In Syria, Photojournalist Bears Witness to Violence
With Syria strictly limiting access to foreign press, most foreign journalists trying to report on the uprising in Homs, Syria, have had to remain in nearby Lebanon while relaying reports from locals on the scene. Italian photojournalist Alessio Romenzi, however, has managed to move through the besieged city. More than two dozen of his images of civilian casualties, women and children taking shelter during shelling, and fighting between the army of the Assad government and the rebel Free Syrian Army were posted today on Time’s Lightbox. Patrick Witty, Time‘s International Picture Editor, edited the pictures.
Romenzi, whose previous work from the Middle East and elsewhere has been published in Time, The New York Times, Washington Post, Le Monde and other publications, has been in Al Qsair and Homs, Syria, since late January. Previous posts to his PhotoShelter page include his images of Syrian journalists as they have tried to file reports on the fighting.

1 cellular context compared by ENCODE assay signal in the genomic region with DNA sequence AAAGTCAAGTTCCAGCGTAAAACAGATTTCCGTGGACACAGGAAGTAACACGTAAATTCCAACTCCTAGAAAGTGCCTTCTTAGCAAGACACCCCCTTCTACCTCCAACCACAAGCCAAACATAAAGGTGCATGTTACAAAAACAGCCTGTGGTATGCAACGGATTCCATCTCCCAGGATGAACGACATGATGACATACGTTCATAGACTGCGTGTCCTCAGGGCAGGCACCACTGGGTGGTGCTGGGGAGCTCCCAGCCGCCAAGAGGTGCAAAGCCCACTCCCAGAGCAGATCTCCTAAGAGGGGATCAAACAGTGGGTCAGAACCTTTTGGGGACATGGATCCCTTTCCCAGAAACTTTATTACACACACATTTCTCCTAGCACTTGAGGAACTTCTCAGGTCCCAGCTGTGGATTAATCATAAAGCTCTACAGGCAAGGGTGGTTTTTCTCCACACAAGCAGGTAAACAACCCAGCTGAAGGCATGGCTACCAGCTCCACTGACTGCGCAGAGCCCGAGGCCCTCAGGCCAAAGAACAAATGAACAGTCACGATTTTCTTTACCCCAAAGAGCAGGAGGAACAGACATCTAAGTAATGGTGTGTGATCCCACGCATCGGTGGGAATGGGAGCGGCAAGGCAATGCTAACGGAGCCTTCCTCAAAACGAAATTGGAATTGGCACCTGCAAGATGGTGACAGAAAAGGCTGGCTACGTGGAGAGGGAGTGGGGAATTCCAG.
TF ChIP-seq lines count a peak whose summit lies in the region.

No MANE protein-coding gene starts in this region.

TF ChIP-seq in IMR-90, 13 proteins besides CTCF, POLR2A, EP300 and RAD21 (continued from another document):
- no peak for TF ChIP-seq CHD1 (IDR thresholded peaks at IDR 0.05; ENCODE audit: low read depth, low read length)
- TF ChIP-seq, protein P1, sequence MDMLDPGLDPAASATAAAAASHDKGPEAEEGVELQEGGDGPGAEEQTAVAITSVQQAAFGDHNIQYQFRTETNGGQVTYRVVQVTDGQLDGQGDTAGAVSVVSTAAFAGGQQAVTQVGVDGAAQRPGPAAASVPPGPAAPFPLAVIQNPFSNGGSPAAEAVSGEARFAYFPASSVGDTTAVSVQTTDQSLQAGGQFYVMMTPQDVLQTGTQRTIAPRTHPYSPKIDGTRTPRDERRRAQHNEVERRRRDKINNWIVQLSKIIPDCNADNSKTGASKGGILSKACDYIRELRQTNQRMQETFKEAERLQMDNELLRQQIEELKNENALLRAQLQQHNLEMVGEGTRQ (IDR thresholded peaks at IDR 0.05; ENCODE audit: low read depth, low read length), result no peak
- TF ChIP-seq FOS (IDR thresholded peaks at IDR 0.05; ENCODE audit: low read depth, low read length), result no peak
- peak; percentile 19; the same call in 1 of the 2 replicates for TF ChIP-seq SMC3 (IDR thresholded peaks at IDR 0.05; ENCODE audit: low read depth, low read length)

On assignment for Time, he has moved among fighters in the Free Syrian Army and at one point he took shelter from the shelling in the basement of a home in the southern Homs neighborhood of Bab Amr, according to a report on Lightbox. He reported seeing 25 civilian casualties in two hours of shelling. In an email to Time he wrote, “The word ‘safe’ is not in our dictionary these days.”
The Committee to Protect Journalists reported on February 8 that Syrian journalist Mazhar Tayyara, a stringer for AFP and other news organizations, was killed in Homs on February 4, when the Syrian government shelled the neighborhood he was reporting from. “The Syrian conflict is growing increasingly dangerous for all kinds of journalists, from citizens who have taken the role of documenting unrest in the country to international journalists who report from the frontlines,” says the CPJ.